I missed the memo about brining, basting, and spatchcocking.
As you have probably surmised from my previous dispatches on culinary subjects, I am not a particularly serious cook. But as Thanksgiving approaches, I feel a little extra motivation to make a little more of an effort. Mercifully, my beloved Alton Brown recently delivered some memos in which he extolled the virtues of his finely-honed turkey preparation techniques. Because Alton Brown is not only a great cook, but also a food science nerd, his techniques are well-grounded in chemistry and physics, and if we look closely, there might be a bit of metaphysics thrown in for good measure. Join me as I contemplate the nature of the following…
First there’s brining…brining is a basically a technique whereby you cover the bird in a bit of salt or plunge it into some salt water and then just bide your time. Depending on which particular method you employ, there are various stages of covering and uncovering the bird to allow for drying of the skin, etc. What’s fascinating about the science brining is there is something weirdly counter-intuitive about how it works in that the longer you leave the bird in the brine, the less likely it is that the turkey will taste salty. Savor that for a second. There’s something about giving the sodium molecules enough time to break down the muscle fibers or some such geekery, but if you short-change the brining process, you get a weirdly salty bird, but if you if give the process adequate time, the result is a turkey that is moist, tender and just the right amount of salty. Trippy, huh?
Then there’s basting. Conventional wisdom tells us that we’re supposed to be baste the bird at regular intervals throughout the cooking process. I always thought that basting helped to ensure that the turkey stayed moist and that the skin got all brown and crispy. Well, in the world according to Alton, basting doesn’t give you much bang for your buck. He cautions us to think of a turkey’s skin much like our own skin, it’s a barrier that keeps stuff out and doesn’t really allow much to soak in, so basting the outside of the turkey does nothing to flavor or moisturize the meat within. And while dousing the bird in butter every half an hour may result in some decadent turkey skin, the unfortunate trade off is that opening the oven door so frequently lets a lot of heat out, and when the heat goes out, the cooking time goes up. And when the cooking time goes up, so do your chances of having a turkey that turns out something like this…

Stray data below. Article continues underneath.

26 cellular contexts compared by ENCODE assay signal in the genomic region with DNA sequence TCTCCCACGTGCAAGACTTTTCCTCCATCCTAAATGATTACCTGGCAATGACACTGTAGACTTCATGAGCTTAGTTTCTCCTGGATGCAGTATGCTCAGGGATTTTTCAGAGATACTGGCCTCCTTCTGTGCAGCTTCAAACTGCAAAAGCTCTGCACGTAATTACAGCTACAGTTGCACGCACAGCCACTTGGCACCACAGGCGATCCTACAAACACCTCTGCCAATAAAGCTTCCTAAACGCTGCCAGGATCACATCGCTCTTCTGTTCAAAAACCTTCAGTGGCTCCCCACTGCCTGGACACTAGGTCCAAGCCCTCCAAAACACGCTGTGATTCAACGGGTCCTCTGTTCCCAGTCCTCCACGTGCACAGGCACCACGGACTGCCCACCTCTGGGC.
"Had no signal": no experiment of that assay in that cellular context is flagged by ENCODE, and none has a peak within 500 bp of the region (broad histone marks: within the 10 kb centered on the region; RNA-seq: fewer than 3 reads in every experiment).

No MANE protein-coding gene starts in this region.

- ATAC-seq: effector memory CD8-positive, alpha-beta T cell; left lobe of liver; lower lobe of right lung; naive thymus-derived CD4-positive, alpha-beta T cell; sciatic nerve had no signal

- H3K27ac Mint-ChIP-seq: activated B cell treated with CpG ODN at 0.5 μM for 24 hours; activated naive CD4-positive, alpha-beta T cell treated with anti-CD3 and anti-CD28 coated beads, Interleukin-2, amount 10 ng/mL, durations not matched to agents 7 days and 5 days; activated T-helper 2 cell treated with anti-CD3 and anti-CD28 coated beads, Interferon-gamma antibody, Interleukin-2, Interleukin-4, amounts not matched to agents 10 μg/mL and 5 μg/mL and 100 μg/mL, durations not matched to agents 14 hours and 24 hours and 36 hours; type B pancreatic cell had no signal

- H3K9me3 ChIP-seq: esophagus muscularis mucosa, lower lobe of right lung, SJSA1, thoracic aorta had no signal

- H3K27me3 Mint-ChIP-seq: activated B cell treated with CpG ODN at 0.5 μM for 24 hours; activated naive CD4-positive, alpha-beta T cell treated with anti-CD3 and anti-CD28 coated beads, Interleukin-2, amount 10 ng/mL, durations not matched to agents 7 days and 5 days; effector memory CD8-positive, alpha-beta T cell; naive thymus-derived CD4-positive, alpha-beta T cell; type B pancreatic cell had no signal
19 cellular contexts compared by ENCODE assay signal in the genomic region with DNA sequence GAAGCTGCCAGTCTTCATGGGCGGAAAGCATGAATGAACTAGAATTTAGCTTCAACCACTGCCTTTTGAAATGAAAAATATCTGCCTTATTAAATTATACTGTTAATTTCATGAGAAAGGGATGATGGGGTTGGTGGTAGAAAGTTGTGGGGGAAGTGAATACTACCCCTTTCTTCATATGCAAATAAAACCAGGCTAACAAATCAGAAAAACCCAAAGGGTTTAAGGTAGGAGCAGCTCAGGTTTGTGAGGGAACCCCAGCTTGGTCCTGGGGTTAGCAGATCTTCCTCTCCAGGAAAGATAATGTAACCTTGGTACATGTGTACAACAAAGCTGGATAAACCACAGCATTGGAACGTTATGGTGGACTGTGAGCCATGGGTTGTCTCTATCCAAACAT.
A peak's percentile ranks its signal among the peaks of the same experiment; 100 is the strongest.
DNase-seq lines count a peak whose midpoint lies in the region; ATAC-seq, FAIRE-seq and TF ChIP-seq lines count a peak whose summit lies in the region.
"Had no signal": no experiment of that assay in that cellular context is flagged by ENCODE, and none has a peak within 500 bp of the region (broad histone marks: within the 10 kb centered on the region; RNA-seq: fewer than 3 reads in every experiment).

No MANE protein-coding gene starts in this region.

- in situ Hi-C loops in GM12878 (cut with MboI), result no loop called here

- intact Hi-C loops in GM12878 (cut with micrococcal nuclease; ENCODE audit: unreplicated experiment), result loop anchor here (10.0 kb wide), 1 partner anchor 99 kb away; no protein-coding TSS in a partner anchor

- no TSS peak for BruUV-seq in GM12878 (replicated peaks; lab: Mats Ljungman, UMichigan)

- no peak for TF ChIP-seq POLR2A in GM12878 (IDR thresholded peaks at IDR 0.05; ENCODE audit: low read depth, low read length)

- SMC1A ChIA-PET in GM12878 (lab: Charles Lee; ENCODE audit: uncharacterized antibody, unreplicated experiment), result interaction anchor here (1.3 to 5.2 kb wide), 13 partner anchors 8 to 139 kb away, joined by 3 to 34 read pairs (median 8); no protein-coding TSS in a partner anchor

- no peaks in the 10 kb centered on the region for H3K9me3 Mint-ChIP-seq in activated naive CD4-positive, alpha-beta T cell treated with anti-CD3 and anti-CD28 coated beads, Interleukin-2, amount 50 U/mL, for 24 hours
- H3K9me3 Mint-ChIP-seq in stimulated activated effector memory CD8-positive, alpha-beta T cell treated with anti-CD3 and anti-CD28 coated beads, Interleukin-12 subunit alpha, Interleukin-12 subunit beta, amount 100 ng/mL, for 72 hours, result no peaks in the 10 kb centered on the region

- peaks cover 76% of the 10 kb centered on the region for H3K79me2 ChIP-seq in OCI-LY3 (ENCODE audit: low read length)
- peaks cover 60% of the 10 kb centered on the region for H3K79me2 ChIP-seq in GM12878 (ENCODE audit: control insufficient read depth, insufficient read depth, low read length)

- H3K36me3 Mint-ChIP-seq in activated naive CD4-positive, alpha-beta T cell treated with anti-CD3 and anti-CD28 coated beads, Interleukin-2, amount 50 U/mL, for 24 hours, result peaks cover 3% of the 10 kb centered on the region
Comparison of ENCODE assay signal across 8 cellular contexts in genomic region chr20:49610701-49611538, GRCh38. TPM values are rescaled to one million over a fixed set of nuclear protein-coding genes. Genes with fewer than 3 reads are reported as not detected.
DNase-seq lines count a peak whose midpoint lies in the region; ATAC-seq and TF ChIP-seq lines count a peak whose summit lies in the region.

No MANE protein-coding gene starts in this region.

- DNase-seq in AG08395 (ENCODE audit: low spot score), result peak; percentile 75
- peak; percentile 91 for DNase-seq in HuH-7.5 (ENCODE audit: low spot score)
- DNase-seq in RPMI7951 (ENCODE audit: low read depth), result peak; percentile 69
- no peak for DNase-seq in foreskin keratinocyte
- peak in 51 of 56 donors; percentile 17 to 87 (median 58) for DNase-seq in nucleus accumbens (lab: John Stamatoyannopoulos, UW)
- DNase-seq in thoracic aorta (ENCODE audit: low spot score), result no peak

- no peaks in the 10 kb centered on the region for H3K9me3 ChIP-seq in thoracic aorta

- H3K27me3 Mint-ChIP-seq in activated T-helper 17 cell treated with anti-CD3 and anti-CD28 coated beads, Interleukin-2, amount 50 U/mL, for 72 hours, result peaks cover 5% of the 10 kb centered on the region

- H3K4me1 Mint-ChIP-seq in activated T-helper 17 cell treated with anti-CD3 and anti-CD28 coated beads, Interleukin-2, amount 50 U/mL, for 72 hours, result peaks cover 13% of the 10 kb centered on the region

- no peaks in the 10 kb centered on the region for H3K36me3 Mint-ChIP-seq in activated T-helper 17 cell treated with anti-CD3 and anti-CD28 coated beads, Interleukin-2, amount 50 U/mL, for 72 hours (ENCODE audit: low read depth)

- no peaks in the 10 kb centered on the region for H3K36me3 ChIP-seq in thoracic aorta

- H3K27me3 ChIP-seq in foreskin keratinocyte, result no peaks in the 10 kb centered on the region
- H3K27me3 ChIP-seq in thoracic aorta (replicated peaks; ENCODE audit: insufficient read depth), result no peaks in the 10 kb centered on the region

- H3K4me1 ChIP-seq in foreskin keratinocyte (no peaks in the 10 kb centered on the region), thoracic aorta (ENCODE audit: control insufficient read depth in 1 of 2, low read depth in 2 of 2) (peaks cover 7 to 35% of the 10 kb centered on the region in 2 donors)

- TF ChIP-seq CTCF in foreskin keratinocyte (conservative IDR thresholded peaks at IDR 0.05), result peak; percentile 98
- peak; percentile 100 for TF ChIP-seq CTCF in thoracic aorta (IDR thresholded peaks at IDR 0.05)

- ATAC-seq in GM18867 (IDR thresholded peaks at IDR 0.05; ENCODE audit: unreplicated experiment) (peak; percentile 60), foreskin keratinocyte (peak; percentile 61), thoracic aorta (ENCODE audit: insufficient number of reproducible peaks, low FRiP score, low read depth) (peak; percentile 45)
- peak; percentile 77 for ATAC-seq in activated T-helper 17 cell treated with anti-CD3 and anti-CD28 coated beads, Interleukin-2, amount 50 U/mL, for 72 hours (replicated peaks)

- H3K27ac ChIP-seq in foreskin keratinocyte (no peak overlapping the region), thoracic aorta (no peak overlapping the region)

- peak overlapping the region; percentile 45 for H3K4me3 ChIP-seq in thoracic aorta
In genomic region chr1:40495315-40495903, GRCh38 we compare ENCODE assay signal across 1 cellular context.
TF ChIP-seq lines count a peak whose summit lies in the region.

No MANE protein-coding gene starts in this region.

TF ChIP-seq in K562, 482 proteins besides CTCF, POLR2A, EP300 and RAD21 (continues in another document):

And last but not least, there’s spatchcocking. Say it with with me…spatch-cocking. Wasn’t that fun? In addition to being a wonderfully ridiculous word, it’s also a great shortcut for impatient cooks like me. It’s a another term for butterflying, which involves taking out the bird’s backbone so it will lay flat in the pan. By coaxing the bird into this position, you increase the surface area, and increased surface area means decreased cooking time. And as noted above, you want your turkey’s time in the oven to be hot and short, kinda like a good trip to Vegas.
So what have we learned? Good turkey takes a little forethought…if you’re going to brine a bird, you have to start the process a few days out, so there’s nothing last minute about it. And basting might be a bit like tanning…it may achieve a cosmetically desirable result, but it might do some damage deeper down. And by spatchcocking the bird (and please, let someone come up with a really awesome and disgusting alternative meaning of “spatchcocking” and put it on urbandictionary.com, like now), you can save hours in the kitchen just by honoring the physics of form following function.
So there you go. All I needed to know about life I learned from Alton Brown’s turkey techniques. Happy Thanksgiving and memo received.